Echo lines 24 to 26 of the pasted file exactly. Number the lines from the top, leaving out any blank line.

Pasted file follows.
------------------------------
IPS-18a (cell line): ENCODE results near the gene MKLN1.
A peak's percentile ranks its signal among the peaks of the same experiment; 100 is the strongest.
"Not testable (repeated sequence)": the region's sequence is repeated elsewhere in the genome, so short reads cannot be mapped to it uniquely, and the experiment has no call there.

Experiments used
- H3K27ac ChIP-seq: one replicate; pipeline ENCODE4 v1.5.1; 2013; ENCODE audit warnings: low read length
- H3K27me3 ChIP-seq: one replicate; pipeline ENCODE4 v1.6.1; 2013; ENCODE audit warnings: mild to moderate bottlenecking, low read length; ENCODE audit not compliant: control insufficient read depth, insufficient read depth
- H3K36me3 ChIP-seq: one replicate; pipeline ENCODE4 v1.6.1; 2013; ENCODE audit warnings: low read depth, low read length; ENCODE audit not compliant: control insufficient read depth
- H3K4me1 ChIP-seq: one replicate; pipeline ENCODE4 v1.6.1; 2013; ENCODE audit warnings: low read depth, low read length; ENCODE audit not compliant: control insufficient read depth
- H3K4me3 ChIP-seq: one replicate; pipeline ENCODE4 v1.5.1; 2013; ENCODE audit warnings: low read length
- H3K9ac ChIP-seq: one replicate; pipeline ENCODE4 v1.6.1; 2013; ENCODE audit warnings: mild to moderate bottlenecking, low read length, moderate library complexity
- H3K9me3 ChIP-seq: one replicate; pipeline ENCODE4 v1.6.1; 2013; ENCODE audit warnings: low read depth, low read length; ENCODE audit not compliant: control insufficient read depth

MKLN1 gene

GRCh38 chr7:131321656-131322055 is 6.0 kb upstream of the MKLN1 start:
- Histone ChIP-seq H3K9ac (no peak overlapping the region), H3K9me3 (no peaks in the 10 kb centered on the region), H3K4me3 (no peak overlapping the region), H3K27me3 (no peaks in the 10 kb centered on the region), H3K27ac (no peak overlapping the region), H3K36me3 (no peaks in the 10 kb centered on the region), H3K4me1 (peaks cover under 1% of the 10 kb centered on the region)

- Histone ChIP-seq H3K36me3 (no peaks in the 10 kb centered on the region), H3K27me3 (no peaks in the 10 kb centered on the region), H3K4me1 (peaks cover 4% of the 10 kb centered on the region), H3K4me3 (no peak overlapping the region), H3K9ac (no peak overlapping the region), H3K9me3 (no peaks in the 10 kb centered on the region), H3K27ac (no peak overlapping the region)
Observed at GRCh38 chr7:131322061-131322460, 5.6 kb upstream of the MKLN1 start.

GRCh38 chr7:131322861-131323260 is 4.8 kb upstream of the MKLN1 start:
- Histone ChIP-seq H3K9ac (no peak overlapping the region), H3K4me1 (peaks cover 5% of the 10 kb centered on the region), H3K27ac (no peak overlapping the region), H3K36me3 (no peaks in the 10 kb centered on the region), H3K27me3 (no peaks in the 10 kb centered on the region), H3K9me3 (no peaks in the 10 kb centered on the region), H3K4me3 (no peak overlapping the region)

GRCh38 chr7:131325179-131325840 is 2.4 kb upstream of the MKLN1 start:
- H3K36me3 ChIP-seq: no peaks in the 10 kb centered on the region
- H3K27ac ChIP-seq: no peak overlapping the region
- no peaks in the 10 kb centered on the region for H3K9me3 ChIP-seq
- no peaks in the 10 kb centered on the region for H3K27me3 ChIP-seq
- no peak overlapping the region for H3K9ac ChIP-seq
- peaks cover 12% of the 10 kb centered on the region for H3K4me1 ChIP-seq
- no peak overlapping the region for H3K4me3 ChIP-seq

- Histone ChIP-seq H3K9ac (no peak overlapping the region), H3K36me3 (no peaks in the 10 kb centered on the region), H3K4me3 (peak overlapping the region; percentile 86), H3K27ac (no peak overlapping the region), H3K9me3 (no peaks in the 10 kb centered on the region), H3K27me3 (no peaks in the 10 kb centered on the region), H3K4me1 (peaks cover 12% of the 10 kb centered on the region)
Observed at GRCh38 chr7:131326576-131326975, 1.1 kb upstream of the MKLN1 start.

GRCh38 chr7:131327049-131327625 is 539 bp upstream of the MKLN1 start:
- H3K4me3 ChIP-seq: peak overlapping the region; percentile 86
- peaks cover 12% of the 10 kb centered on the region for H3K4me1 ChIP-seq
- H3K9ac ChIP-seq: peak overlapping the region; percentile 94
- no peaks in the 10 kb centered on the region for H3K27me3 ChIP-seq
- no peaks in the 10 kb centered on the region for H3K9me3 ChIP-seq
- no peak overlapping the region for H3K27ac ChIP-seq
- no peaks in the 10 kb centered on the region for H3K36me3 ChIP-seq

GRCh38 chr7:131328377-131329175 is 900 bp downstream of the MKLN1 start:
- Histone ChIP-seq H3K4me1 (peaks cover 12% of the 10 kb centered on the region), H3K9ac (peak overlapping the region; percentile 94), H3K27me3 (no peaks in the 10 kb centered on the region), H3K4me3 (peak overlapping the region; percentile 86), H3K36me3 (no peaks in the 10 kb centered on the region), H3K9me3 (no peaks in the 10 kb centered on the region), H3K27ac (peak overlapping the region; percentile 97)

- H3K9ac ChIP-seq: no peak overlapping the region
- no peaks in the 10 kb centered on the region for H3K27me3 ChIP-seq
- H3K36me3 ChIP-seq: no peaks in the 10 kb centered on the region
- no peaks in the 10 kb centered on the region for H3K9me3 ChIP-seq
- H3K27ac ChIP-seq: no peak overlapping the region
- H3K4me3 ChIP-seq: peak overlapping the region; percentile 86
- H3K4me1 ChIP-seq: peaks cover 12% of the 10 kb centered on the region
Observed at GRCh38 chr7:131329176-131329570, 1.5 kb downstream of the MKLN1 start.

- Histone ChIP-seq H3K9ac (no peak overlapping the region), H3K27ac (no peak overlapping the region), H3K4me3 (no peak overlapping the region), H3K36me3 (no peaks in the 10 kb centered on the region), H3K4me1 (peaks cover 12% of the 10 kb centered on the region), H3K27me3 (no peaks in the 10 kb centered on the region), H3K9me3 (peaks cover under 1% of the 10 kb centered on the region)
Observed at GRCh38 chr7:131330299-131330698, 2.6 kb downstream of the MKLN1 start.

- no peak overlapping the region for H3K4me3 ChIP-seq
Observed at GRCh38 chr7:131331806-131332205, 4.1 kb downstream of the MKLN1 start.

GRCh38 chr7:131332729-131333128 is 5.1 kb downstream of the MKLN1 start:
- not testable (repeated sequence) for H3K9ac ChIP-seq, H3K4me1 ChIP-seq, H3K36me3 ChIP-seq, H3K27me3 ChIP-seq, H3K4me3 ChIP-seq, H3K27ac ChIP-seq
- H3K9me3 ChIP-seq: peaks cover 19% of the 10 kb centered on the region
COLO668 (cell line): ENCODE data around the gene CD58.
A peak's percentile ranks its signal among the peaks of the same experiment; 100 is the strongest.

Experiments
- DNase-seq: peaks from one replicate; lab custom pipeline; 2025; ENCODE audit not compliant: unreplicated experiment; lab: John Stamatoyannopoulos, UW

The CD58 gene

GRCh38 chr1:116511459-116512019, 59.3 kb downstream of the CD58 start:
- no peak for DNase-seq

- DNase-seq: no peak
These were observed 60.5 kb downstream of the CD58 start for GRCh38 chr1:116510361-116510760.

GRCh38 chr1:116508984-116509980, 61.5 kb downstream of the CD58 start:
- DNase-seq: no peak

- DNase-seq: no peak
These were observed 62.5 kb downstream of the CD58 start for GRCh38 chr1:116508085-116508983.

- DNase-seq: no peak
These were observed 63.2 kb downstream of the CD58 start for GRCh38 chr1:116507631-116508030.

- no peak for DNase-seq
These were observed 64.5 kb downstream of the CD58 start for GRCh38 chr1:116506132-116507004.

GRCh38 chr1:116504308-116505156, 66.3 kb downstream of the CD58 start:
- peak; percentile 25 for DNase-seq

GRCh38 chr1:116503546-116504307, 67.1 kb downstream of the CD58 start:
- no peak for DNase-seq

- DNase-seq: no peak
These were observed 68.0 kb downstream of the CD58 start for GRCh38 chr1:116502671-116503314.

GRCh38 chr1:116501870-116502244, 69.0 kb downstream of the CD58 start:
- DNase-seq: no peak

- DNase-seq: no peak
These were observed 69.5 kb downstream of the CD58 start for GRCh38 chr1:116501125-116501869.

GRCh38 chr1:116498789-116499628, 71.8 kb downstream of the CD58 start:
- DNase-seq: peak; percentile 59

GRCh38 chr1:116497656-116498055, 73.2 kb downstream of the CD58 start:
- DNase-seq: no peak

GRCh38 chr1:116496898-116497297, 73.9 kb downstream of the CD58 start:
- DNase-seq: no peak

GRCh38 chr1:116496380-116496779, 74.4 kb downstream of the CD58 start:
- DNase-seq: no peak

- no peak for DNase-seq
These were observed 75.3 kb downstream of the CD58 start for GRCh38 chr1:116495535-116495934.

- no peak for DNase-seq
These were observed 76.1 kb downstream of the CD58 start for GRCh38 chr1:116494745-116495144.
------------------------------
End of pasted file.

- no peak overlapping the region for H3K9ac ChIP-seq
- peaks cover 12% of the 10 kb centered on the region for H3K4me1 ChIP-seq
- no peak overlapping the region for H3K4me3 ChIP-seq